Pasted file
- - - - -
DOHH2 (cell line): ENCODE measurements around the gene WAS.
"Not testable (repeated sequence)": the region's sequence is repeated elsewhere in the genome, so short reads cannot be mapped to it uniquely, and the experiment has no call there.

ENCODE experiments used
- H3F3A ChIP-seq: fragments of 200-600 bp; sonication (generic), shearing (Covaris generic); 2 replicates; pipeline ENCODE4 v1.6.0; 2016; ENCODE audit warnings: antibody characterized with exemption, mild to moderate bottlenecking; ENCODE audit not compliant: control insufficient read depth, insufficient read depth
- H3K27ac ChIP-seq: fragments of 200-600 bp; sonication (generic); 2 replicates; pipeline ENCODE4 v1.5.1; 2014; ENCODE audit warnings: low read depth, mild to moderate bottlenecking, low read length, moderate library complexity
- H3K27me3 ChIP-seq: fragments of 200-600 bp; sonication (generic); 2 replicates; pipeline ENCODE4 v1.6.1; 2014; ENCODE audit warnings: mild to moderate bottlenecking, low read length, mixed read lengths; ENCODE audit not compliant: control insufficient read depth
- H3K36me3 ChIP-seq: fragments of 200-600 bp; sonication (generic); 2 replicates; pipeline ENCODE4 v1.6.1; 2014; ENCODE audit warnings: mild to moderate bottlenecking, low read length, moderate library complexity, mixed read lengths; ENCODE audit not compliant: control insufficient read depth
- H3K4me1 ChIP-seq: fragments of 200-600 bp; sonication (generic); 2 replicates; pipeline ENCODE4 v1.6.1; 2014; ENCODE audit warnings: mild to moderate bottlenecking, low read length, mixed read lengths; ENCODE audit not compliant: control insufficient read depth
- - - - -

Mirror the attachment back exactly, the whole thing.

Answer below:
DOHH2 (cell line): ENCODE measurements around the gene WAS.
"Not testable (repeated sequence)": the region's sequence is repeated elsewhere in the genome, so short reads cannot be mapped to it uniquely, and the experiment has no call there.

ENCODE experiments used
- H3F3A ChIP-seq: fragments of 200-600 bp; sonication (generic), shearing (Covaris generic); 2 replicates; pipeline ENCODE4 v1.6.0; 2016; ENCODE audit warnings: antibody characterized with exemption, mild to moderate bottlenecking; ENCODE audit not compliant: control insufficient read depth, insufficient read depth
- H3K27ac ChIP-seq: fragments of 200-600 bp; sonication (generic); 2 replicates; pipeline ENCODE4 v1.5.1; 2014; ENCODE audit warnings: low read depth, mild to moderate bottlenecking, low read length, moderate library complexity
- H3K27me3 ChIP-seq: fragments of 200-600 bp; sonication (generic); 2 replicates; pipeline ENCODE4 v1.6.1; 2014; ENCODE audit warnings: mild to moderate bottlenecking, low read length, mixed read lengths; ENCODE audit not compliant: control insufficient read depth
- H3K36me3 ChIP-seq: fragments of 200-600 bp; sonication (generic); 2 replicates; pipeline ENCODE4 v1.6.1; 2014; ENCODE audit warnings: mild to moderate bottlenecking, low read length, moderate library complexity, mixed read lengths; ENCODE audit not compliant: control insufficient read depth
- H3K4me1 ChIP-seq: fragments of 200-600 bp; sonication (generic); 2 replicates; pipeline ENCODE4 v1.6.1; 2014; ENCODE audit warnings: mild to moderate bottlenecking, low read length, mixed read lengths; ENCODE audit not compliant: control insufficient read depth